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Sustainable Waste Management Innovations in Africa: New Perspectives and Research Agenda for Improving Global Health

Ahen, Frederick, Amankwah-Amoah, Joseph (2021) Sustainable Waste Management Innovations in Africa: New Perspectives and Research Agenda for Improving Global Health. Sustainability, 13 (12). Article Number 6646. ISSN 2071-1050. (doi:10.3390/su13126646) (KAR id:88528)

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Official URL
https://doi.org/10.3390/su13126646

Abstract

The need for green business practices and green innovations underscores a growing recognition that climate change is now an existential threat not just to population health but also to the survival of businesses that are unable to embrace green practices with a sense of urgency. This paper con-tributes to the literature on market violence as an inhibitor of green innovations for sustainable waste management to curb the unneeded health effects of wastes in Africa. Our purpose is to problematize received wisdom, unquestioned assumptions, and incorrect diagnostics of the sources and health consequences of various forms of wastes in Africa. Much of the discourse re-mains ahistorical and that risks leaving aside a core aspect regarding exploitative extraction. By including this ‘out-of-the-box’ explanation through major case references, we are able to lay bare the critical issues that have hitherto received limited attention, thus enabling us to propose useful research questions for future studies. We propose a framework that delineates the structural composition of costs imposed by market violence that ranges from extraction to e-waste disposal. We advocate for the engineering of policies that create conditions for doing more with less re-sources, eliminating waste, and recycling as crucial steps in ushering sustainable waste man-agement innovations. We highlight a set of fundamental issues regarding enablers and inhibitors of sustainable innovations and policies for waste management worth considering for future re-search. These include programmed obsolescence, irresponsible extraction, production, and con-sumption, all seen through the theoretical lens of market violence.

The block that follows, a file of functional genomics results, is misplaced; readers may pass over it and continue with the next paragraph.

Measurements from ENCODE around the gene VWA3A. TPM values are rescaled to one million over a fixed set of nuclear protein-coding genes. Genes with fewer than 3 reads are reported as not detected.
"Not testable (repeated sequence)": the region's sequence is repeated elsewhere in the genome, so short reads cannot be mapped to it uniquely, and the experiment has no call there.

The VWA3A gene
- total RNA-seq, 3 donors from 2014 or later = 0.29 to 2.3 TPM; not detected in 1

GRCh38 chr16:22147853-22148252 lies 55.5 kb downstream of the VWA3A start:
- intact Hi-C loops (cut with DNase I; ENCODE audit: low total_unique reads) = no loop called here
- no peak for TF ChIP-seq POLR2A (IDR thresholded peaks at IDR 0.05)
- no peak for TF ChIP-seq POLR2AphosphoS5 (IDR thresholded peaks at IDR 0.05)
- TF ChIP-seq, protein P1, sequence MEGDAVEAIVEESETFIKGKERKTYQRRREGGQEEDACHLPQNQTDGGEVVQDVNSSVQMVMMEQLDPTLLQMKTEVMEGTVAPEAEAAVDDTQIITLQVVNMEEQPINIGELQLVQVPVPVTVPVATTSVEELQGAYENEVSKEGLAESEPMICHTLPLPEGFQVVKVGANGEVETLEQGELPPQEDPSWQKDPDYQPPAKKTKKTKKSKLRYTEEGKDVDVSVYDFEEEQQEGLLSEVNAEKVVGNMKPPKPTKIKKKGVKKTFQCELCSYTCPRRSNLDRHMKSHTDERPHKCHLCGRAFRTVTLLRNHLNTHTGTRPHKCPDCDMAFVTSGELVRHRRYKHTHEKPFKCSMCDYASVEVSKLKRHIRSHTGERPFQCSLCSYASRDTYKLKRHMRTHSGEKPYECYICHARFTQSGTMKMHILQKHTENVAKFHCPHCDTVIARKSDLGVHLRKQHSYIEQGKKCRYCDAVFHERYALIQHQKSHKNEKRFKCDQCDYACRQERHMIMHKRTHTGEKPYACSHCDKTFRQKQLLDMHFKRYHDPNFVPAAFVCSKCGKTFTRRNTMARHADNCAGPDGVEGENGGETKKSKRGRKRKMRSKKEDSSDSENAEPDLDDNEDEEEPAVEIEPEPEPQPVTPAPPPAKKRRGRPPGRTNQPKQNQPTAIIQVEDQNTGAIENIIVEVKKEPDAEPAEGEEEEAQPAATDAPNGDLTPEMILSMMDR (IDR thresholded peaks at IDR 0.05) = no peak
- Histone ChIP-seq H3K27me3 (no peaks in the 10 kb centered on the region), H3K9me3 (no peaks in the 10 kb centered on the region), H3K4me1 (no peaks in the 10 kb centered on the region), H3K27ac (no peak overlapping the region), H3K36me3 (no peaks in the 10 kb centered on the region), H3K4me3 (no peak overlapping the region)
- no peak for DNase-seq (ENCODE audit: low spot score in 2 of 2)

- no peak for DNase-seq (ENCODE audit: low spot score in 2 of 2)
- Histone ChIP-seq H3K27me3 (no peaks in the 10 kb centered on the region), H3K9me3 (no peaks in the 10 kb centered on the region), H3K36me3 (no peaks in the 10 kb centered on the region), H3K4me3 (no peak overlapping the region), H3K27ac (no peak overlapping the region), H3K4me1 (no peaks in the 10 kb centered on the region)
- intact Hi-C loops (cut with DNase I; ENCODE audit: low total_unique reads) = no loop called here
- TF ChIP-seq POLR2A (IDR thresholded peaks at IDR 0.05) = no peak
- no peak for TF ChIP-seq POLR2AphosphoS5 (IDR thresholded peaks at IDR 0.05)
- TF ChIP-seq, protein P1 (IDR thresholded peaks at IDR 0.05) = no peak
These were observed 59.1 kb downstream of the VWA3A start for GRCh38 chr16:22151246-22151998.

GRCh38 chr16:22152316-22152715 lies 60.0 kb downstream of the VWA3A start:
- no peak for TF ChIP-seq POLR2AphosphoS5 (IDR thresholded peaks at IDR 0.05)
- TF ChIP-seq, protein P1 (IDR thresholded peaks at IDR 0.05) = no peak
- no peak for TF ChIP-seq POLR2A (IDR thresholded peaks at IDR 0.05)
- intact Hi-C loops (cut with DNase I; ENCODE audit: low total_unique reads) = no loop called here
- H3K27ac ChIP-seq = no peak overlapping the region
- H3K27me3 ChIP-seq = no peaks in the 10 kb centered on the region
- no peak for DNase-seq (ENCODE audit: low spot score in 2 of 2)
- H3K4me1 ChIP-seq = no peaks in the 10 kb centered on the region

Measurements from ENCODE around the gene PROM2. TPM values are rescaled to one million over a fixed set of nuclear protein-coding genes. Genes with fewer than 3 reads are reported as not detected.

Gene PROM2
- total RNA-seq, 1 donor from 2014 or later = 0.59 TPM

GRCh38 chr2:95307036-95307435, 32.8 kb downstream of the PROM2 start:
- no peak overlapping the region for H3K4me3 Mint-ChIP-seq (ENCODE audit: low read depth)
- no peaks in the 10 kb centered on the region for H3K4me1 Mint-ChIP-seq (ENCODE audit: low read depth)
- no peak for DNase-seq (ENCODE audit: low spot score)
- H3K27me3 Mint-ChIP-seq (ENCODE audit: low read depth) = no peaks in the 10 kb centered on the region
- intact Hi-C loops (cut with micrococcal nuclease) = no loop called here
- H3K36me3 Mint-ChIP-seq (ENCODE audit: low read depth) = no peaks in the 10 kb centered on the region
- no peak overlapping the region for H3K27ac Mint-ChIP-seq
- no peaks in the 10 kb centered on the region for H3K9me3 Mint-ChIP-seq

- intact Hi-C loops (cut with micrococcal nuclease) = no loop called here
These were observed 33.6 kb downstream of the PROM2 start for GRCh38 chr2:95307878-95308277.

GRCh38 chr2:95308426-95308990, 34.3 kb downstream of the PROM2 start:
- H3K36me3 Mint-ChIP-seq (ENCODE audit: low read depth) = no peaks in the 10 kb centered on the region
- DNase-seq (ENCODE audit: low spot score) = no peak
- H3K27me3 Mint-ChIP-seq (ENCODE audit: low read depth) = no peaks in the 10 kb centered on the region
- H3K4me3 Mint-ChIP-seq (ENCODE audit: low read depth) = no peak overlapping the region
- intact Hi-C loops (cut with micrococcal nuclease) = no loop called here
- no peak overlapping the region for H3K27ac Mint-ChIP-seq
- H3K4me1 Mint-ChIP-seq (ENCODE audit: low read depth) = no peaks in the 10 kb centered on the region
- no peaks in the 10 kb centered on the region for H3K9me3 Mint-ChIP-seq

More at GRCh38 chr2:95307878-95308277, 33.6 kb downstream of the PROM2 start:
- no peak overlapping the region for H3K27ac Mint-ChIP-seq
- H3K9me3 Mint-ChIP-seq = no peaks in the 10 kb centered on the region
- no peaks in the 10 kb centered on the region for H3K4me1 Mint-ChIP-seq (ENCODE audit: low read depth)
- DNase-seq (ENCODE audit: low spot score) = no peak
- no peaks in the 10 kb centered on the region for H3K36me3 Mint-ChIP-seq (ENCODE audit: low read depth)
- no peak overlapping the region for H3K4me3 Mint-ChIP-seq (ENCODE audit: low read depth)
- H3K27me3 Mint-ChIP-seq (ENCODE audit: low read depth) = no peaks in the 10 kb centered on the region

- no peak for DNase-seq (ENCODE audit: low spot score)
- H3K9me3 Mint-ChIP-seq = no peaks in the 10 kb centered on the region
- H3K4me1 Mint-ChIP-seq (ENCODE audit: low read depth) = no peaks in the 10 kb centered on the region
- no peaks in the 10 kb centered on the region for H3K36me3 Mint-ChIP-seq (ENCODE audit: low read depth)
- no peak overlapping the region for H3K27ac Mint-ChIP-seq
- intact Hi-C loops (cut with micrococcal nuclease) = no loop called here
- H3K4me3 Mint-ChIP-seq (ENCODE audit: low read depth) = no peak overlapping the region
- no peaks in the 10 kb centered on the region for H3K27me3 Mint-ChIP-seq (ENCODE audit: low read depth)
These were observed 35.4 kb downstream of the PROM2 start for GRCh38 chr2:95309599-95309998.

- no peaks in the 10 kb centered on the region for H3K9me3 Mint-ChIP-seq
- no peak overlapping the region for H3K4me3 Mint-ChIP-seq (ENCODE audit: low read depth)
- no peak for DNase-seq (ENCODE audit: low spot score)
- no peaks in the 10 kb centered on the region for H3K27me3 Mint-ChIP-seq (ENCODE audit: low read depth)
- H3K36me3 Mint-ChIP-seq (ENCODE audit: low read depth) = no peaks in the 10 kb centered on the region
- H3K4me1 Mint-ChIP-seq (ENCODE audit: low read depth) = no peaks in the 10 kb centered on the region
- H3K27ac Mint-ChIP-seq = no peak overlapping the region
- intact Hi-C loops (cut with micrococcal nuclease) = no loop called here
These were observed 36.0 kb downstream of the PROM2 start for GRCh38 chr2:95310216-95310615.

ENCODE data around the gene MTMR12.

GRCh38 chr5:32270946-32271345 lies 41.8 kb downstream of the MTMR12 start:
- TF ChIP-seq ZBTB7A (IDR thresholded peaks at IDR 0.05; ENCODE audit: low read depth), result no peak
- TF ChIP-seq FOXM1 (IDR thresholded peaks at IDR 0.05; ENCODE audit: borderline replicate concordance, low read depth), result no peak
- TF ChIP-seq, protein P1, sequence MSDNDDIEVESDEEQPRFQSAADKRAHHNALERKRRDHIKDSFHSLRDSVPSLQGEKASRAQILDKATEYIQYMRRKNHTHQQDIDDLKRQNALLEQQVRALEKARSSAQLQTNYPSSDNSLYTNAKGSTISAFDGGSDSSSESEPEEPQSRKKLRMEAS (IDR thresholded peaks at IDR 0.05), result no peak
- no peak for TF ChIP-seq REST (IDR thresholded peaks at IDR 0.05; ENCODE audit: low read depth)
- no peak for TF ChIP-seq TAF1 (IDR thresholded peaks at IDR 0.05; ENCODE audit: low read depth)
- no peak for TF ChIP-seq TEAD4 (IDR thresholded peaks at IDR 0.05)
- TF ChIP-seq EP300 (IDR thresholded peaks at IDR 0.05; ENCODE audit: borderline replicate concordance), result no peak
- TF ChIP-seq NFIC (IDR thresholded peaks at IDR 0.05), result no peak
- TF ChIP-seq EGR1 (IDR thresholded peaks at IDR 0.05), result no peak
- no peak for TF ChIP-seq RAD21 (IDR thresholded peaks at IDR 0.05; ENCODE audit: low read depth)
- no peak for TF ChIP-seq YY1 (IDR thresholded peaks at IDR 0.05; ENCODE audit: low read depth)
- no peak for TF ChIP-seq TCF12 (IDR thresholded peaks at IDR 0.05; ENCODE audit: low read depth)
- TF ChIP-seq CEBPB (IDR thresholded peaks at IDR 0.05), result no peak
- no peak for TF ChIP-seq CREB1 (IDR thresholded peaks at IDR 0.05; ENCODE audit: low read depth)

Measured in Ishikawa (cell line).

Item Type: Article
DOI/Identification number: 10.3390/su13126646
Uncontrolled keywords: market violence; planned obsolescence; sustainability; waste management innovations
Subjects: H Social Sciences
H Social Sciences > H Social Sciences (General)
Divisions: Divisions > Kent Business School - Division > Department of Marketing, Entrepreneurship and International Business
Depositing User: Joseph Amankwah-Amoah
Date Deposited: 03 Jun 2021 11:27 UTC
Last Modified: 27 Jul 2021 16:00 UTC
Resource URI: https://kar.kent.ac.uk/id/eprint/88528 (The current URI for this page, for reference purposes)
Amankwah-Amoah, Joseph: https://orcid.org/0000-0003-0383-5831
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